The movie is gorgeous in its visuals and presentations. There are scenes that genuinely had me feeling upset and wouldn’t leave my head for a while. There’s not too much visceral violence outside of a few assault sequences, but they’re not the focus of the horror. The real scares come the eerie set up and poignant imagery. Blood splattered walls, objects floating outside of the spacecraft, and the beautiful image of a black hole (that shockingly looks like the recently discovered image by the Event Horizon Telescope team) should keep visual audience members enthralled. Despite taking place on a spacecraft, the movie is teeming with colors. Clever use of flashbacks, ship mechanisms, and lighting choices keep each shot feeling distinct and picturesque. There are scenes in the latter half of the movie that are absolutely stunning to watch and should be seen by any fan of the science-fiction genre. In fact, the movie’s presentation of gravity, orbit, black holes, and other phenomena are exquisite and are beautiful to watch play out. It’s a physics marvel.

The lead performances are also great. Pattinson is impressive as Monte. He’s calm and collected and the way he grows along with Willow is remarkable to see. His nickname on the ship is “monk” and he really exudes that aura, staying strong in will and action. The way he’s contrasted with his crew mates makes him all the more interesting and makes his backstory that much more relevant, both from a character arc and thematic view. Binoche does a great job as the lead scientist, Dibs. She’s in charge of collecting the fluids from the crew members and is responsible for ensuring that sexual urges are gratified via the machine. It’s disturbing to watch her ideas come into play, and her fervent obsession in getting what she wants keeps your eyes glued to her whenever she shows up on screen.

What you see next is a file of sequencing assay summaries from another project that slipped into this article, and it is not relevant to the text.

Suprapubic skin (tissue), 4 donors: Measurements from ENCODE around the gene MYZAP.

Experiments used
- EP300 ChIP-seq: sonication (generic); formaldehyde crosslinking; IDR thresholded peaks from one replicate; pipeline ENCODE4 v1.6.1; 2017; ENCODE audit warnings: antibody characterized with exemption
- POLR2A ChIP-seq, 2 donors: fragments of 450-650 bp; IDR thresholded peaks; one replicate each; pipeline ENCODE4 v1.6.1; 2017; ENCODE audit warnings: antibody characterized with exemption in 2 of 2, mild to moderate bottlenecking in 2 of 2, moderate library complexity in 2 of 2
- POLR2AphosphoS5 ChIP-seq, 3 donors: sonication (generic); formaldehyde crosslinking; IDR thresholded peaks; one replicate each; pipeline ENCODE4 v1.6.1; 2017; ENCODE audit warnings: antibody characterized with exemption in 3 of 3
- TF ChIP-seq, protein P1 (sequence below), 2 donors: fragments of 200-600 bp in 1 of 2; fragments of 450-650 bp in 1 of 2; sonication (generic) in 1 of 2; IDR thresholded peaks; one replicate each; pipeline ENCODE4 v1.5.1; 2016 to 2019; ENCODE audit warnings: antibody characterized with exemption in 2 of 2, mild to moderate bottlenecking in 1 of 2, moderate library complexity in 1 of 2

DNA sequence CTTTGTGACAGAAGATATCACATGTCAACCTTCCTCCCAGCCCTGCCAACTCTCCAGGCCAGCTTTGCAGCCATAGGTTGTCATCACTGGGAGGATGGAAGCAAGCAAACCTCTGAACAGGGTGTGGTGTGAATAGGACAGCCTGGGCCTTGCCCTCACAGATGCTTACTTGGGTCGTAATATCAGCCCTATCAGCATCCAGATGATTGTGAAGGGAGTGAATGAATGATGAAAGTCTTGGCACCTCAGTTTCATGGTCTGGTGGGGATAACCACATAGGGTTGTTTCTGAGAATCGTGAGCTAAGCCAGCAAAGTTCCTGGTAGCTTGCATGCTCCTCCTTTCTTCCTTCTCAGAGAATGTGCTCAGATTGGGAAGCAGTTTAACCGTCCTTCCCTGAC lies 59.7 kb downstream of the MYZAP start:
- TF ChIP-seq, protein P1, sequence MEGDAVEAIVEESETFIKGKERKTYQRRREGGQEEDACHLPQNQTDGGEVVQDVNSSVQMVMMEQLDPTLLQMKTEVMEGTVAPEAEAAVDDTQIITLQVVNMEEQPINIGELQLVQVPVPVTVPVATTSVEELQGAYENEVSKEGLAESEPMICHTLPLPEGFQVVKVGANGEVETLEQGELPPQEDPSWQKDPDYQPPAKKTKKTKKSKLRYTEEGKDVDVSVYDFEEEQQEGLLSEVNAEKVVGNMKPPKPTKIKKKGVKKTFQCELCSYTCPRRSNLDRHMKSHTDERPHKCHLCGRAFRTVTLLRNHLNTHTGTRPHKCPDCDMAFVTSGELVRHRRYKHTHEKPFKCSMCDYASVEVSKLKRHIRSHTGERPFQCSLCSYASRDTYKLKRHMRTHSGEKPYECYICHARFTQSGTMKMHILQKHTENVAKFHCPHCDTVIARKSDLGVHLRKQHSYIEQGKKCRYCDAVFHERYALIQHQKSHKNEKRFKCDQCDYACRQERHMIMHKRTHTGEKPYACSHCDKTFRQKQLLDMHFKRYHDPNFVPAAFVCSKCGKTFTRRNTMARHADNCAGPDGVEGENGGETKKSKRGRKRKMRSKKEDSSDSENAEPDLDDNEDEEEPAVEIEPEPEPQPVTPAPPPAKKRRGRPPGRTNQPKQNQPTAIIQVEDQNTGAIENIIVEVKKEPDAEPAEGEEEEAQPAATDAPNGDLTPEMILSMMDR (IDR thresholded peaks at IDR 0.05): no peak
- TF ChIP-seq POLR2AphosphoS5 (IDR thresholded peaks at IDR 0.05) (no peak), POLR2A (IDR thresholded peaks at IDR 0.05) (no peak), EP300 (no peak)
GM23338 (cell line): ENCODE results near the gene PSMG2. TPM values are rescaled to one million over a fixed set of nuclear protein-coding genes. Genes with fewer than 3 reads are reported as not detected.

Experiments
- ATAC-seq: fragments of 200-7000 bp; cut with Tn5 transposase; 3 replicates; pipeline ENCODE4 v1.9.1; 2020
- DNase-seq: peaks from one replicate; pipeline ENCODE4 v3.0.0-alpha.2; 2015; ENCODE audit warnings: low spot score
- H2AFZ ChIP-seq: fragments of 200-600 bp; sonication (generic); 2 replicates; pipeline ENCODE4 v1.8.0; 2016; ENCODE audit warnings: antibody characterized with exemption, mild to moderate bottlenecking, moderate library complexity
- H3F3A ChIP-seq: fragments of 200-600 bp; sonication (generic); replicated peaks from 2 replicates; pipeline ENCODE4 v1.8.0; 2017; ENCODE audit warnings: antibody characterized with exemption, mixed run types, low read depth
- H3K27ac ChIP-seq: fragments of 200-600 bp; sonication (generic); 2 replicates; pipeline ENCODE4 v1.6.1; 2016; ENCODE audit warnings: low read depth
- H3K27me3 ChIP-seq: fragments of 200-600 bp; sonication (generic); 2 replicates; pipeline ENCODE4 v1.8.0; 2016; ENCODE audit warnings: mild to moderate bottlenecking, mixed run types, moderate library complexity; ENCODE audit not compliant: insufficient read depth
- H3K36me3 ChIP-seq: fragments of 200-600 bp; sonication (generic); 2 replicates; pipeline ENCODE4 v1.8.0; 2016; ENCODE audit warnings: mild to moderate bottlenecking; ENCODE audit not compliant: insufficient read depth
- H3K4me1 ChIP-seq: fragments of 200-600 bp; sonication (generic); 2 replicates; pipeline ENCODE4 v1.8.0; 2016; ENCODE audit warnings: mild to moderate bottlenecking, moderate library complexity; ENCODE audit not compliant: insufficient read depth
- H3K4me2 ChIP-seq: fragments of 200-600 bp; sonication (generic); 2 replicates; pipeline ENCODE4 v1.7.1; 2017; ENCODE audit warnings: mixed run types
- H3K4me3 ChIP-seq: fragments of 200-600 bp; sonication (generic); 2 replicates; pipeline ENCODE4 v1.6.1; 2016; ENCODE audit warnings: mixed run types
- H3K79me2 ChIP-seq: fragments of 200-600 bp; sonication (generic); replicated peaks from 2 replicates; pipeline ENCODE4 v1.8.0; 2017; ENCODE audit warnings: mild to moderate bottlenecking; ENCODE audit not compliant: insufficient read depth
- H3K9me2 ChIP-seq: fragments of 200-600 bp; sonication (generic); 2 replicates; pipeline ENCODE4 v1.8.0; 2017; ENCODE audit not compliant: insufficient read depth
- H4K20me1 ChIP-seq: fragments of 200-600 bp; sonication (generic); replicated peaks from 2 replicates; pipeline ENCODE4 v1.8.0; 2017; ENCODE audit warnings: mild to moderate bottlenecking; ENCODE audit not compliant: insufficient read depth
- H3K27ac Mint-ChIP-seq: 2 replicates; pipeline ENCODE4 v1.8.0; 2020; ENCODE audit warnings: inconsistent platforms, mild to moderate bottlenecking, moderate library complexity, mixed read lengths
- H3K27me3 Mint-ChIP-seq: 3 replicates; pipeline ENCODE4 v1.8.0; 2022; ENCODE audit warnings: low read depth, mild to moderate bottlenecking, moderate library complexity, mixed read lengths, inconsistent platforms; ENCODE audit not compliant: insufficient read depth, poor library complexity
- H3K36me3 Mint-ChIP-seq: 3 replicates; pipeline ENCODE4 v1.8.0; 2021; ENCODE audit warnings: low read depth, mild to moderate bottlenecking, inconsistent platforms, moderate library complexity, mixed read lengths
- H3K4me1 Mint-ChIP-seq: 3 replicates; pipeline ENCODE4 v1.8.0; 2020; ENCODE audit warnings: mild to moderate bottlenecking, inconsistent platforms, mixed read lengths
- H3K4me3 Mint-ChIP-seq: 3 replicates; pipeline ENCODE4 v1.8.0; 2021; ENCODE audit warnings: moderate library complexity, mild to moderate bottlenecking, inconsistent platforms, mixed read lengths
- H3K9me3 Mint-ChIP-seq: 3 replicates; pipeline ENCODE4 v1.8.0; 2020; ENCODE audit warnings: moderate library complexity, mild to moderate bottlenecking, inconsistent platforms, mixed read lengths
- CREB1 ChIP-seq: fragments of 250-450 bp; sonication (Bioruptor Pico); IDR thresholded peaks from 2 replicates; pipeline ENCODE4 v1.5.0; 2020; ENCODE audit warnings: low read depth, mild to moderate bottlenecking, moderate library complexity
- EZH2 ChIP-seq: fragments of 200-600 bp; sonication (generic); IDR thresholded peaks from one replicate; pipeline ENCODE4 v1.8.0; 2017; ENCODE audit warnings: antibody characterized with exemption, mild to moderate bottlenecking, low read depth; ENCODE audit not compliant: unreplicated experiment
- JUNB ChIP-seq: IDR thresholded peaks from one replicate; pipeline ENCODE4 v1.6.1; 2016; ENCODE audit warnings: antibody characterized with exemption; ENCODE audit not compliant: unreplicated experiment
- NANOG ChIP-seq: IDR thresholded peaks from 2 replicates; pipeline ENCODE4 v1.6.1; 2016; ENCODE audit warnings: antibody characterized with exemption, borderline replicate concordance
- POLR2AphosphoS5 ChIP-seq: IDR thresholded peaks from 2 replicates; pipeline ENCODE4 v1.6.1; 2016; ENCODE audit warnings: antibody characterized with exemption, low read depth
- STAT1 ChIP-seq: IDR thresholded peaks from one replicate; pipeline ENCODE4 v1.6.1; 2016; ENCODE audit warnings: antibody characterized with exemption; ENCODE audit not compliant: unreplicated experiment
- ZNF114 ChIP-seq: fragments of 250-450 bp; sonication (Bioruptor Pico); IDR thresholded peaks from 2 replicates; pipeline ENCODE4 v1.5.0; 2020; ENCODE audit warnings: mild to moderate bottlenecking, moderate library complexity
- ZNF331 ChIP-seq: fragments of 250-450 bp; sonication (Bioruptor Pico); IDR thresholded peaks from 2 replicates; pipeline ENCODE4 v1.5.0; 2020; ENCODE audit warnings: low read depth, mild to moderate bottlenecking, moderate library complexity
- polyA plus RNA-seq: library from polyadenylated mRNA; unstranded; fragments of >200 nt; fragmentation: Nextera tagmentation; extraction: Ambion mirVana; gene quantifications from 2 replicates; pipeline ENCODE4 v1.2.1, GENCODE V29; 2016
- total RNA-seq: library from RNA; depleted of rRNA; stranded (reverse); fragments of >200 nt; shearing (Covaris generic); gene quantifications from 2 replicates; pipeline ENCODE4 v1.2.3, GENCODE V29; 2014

Most of my issues come from the way the story is under utilized. There’s a major plot thread that ends up being ignored (in a literal sense) that’s never explained. It makes the entirety of the story’s setup confusing and I wish that it was addressed again at some point. The movie also dumps a lot of exposition, in spite of its excellent use of visual storytelling. These moments fell really out of place and make the movie flow strangely. When the editing is otherwise so crisp, these sequences end up standing out even more. I would rather have just been shown more beautiful images hinting at what happened like what the rest of the movie ended up doing. A lot of these decisions could be argued to be done for the sake of distilling themes at play, but they come off feeling like missed opportunities instead of lean cuts.

Report Card

TLDRHigh Life is a beautiful look into the human condition and our respective place in the universe. It’s slow and methodical, told in non-linear order, and prioritizes eerie atmospheric existential horror over visceral jump scares. If that sounds like something you’d like I highly recommend checking this out. It’s definitely something I plan on checking out again.

Go to Page 2 for my spoiler-full thoughts!